Today’s news:


New production sets Oscar Wilde’s dancing ’Salome’ to music in an urban setting

for The Brooklyn Paper

It’s unlikely that when Oscar Wilde wrote "Salome," at the end of the 19th century, he ever dreamed his controversial play would one day be staged in the ruins of a Brooklyn bathhouse. Yet the Brooklyn Lyceum, with its crumbling walls and cavernous spaces, so evocative of the decadence and decay of ancient Rome, has proved to be the perfect setting for Reg Flowers’ musical adaptation of Wilde’s play.

"Salome" is based on the New Testament tale that appears in the Gospel according to Mark. Salome is the daughter of Herodias and Herod Philip. When her mother divorced Herod Philip and married his brother, Herod Antipas, governor of Judea, the prophet John the Baptist was imprisoned for denouncing the marriage as incestuous. At Herod Antipas’ birthday feast, Salome so pleased her stepfather (also her uncle) with her dancing that he promised to grant her whatever she might ask, which at the urging of her mother, turned out to be the head of John the Baptist on a platter.

For more than 1,000 years, artists have been fascinated with the passion, the lust and the violence they saw, or imagined they saw, in the story. But it wasn’t until the 19th century that men of letters became equally beguiled by the dancing princess.

Heinrich Heine in "Alta Troll," Gustave Flaubert in "Herodias" and Stephane Mallarme in "Herodiade" all wrote about the bewitching maiden. Even an American, J.C. Heywood, wrote a dramatic poem called "Salome," which was reprinted by the London publisher Kegan Paul, and reviewed by Wilde in the Pall Mall Gazette.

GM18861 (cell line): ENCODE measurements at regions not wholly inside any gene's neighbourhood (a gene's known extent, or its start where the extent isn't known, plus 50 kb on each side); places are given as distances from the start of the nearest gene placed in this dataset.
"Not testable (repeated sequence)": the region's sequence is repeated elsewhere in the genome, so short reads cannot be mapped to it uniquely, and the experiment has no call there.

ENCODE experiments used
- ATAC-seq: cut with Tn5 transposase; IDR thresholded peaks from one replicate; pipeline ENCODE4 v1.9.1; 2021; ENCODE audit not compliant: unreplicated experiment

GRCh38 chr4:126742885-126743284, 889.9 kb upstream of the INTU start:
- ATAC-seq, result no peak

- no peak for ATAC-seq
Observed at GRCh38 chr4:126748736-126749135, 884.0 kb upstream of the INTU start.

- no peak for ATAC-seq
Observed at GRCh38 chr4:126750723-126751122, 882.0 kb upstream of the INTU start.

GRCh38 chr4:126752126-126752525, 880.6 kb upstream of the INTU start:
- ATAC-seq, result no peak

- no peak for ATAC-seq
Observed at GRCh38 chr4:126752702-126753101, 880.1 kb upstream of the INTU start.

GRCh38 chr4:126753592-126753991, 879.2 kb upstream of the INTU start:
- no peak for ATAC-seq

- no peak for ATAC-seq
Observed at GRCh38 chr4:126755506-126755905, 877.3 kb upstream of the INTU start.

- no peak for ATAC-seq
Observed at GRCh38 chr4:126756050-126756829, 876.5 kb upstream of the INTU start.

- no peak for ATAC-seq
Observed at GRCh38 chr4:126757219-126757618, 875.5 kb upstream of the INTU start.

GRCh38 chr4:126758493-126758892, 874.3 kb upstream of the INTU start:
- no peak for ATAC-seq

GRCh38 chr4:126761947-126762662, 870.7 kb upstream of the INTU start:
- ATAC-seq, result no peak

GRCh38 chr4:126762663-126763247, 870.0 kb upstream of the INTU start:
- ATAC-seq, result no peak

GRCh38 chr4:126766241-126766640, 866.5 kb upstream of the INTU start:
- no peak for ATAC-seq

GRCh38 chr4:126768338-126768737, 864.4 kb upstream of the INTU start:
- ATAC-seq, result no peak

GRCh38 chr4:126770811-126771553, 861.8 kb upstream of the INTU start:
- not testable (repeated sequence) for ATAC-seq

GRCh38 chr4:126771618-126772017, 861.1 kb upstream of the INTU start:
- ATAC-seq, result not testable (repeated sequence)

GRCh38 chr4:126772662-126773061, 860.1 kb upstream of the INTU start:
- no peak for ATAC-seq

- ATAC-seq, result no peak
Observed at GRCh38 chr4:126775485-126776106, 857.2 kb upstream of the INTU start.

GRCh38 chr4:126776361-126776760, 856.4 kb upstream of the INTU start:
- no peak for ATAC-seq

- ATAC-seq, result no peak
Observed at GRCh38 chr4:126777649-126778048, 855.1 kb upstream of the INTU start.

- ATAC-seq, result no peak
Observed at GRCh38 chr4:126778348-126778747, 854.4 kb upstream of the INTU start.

Wilde’s "Salome," however, is not the docile daughter dutifully obeying her mother’s request. She is a woman who loves, suffers and hates. She is not disturbed by her mother’s treachery, her mother’s desire for vengeance or the condemnations of John the Baptist. What tortures her are the black eyes and red lips of John the Baptist, a man who scorns her love and denies her lust.

Flowers has set his "Salome" in a warehouse in a desolate section of a city and turned Herod into a drug lord surrounded by sycophants. But, given the inventive and brilliant costuming of Jennifer Johanos, who makes effective use of an eclectic assortment of drapes, bows, bustles, bangles, tights and trains, the play could really take place anywhere and anytime.

The director has also added original music he composed with Steve Goldberger, Seryn Potter and New Clear Sky, and dances he choreographed with Lavall Chichester, Amy Johnston, Laura Taylor and DJ McDonald. There’s one show-stopping gospel number that’s worth the price of admission all by itself.

Flowers, who is a member of the performing arts group Falconworks, was just finishing up his solo off-off-Broadway piece "Curses," at the Westbeth Theatre Center in Manhattan and was looking for a new venue when he discovered the Brooklyn Lyceum while walking through his Park Slope neighborhood. At the Lyceum he met its owner, Eric Richmond, who introduced him to director-choreographer McDonald, another Park Slope resident and the founder of Vertices Incorporated, a community-oriented dance-theater company.